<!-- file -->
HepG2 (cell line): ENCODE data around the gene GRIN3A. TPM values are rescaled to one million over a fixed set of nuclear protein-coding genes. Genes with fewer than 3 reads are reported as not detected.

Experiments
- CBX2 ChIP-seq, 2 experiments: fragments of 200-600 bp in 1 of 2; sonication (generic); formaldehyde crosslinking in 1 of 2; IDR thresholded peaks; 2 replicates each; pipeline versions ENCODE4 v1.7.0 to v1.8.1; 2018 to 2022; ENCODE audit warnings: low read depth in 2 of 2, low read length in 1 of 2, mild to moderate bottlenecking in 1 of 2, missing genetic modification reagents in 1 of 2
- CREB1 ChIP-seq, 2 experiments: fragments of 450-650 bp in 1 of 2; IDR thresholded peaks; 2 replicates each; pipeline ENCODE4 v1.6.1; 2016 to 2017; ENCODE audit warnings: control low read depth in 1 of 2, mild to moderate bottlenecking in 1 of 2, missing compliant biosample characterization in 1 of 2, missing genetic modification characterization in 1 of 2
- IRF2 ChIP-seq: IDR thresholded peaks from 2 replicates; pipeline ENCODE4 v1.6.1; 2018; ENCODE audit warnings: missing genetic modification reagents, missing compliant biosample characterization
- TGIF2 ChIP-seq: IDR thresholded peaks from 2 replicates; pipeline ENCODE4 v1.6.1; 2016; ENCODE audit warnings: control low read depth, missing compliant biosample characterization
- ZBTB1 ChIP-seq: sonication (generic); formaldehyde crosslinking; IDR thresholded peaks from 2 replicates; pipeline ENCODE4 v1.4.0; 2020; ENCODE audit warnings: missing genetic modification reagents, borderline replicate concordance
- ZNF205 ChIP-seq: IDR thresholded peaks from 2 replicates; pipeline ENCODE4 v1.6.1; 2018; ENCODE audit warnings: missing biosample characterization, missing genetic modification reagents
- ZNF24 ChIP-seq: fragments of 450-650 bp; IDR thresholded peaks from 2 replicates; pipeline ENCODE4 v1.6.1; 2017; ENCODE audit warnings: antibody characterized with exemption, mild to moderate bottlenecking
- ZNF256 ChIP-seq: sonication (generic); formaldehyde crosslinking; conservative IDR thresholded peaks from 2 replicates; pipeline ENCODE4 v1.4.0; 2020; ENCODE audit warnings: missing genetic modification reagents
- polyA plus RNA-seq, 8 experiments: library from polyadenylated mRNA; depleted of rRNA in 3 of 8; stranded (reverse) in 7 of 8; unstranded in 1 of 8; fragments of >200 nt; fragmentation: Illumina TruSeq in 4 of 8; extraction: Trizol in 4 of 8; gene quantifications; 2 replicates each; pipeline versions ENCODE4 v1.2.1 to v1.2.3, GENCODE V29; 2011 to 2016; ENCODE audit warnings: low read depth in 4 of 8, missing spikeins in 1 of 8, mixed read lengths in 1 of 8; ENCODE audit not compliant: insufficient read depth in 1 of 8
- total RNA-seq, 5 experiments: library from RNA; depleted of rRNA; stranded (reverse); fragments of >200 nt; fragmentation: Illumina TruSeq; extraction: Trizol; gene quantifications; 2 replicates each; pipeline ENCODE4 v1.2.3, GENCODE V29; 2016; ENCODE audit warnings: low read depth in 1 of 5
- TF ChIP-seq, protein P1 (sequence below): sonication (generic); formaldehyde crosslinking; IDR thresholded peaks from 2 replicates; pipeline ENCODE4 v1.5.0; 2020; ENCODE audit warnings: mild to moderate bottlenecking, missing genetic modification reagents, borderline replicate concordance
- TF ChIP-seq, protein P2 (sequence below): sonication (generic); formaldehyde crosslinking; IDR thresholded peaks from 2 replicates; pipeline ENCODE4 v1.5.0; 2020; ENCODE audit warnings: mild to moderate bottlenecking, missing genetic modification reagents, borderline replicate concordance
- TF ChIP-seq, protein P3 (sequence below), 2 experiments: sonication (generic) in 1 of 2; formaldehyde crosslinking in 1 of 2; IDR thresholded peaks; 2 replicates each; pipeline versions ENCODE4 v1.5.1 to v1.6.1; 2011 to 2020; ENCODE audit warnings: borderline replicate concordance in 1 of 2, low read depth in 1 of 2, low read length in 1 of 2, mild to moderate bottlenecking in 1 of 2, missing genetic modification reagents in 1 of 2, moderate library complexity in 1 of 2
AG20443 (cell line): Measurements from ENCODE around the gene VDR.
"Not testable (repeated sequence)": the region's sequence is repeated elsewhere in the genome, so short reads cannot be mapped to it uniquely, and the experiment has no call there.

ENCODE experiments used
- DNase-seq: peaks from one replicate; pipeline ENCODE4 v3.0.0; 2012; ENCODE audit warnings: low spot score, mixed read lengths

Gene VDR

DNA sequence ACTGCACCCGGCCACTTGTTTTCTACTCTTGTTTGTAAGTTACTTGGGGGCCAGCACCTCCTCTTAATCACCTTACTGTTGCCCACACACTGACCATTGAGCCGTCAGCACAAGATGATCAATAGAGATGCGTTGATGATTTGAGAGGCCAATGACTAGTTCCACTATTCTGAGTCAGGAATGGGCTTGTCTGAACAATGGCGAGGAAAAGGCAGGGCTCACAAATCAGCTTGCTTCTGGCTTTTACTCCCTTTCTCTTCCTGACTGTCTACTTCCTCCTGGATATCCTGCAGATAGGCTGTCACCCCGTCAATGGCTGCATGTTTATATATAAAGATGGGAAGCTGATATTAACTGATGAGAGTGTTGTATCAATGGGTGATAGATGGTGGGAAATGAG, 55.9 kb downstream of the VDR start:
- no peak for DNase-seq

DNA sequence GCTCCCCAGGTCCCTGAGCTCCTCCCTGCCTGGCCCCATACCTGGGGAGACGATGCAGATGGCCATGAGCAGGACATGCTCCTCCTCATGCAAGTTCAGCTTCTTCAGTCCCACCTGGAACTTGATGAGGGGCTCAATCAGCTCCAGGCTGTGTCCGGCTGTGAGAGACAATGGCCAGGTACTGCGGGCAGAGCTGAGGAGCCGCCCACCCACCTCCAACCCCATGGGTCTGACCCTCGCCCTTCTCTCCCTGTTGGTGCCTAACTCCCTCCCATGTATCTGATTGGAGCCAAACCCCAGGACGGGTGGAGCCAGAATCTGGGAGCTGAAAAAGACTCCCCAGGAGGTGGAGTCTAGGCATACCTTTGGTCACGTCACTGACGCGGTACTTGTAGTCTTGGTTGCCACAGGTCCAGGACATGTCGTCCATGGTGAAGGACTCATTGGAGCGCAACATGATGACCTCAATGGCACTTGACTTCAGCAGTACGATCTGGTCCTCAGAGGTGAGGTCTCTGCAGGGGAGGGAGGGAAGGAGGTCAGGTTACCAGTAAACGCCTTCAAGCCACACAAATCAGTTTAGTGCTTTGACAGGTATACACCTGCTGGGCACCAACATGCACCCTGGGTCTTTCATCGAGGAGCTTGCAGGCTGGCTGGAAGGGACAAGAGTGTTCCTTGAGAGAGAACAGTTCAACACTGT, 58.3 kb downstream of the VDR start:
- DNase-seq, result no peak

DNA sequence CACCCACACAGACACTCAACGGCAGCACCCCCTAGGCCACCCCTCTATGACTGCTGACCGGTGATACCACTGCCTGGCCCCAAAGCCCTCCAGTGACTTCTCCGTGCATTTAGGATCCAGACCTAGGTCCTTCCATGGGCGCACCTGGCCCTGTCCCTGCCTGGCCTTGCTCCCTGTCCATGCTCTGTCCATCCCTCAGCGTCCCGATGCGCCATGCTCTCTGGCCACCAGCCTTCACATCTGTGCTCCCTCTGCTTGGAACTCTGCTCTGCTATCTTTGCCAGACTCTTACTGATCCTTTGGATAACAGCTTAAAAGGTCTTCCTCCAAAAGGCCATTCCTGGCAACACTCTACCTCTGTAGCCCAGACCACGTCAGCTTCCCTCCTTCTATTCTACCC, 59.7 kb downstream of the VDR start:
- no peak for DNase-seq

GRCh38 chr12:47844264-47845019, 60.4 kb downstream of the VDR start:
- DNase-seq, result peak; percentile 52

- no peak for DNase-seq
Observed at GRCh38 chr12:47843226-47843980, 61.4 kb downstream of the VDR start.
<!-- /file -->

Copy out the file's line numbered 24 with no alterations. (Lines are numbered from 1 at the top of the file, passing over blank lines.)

- DNase-seq, result no peak